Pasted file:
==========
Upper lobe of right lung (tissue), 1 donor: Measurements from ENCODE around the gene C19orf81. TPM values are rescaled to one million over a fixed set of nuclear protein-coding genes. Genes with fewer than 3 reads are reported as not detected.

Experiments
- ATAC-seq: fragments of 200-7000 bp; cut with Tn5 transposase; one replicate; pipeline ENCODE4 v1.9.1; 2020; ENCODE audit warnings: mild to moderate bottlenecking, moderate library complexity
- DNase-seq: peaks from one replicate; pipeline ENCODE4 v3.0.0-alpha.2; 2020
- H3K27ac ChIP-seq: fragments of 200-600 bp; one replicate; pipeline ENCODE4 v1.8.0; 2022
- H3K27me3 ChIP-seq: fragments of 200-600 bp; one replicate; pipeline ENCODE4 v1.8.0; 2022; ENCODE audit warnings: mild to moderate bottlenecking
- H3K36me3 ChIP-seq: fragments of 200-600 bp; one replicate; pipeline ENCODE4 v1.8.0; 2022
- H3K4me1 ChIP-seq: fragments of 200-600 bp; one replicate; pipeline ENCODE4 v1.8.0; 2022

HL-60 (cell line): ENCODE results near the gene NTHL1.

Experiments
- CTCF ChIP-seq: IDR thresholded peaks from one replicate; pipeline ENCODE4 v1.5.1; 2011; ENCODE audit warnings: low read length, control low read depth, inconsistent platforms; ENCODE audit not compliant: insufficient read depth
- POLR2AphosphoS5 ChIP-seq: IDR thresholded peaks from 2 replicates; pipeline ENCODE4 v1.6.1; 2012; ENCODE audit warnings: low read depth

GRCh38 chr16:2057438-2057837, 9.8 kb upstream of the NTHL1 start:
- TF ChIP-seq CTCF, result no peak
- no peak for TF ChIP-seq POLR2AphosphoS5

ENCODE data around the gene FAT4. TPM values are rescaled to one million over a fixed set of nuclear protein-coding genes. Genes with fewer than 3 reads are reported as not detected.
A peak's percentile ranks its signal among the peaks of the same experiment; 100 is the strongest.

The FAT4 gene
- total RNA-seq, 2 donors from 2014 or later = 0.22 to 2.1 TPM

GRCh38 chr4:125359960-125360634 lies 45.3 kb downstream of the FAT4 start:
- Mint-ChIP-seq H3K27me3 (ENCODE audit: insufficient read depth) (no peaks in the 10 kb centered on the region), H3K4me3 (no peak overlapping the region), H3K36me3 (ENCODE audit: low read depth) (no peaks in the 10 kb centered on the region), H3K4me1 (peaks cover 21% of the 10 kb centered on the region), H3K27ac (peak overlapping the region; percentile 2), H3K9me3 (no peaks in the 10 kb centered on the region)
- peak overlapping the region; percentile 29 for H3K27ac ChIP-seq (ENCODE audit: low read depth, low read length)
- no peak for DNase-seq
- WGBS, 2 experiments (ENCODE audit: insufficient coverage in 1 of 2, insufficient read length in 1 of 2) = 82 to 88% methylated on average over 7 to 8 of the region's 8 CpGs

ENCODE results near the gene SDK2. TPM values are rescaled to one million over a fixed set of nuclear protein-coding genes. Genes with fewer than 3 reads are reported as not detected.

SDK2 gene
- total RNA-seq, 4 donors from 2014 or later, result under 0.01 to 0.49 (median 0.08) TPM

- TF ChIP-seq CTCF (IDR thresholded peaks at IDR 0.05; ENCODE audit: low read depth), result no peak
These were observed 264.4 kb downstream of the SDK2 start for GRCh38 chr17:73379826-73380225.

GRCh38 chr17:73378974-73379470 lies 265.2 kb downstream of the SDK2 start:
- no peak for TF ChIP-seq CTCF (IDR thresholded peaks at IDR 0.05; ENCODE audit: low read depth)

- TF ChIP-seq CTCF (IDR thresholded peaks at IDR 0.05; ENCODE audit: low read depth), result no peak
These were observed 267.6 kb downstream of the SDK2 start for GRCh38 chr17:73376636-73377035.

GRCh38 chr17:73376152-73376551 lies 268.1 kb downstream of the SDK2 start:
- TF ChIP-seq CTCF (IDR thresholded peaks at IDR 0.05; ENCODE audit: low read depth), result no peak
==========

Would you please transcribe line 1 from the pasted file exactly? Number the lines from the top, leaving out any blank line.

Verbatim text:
Upper lobe of right lung (tissue), 1 donor: Measurements from ENCODE around the gene C19orf81. TPM values are rescaled to one million over a fixed set of nuclear protein-coding genes. Genes with fewer than 3 reads are reported as not detected.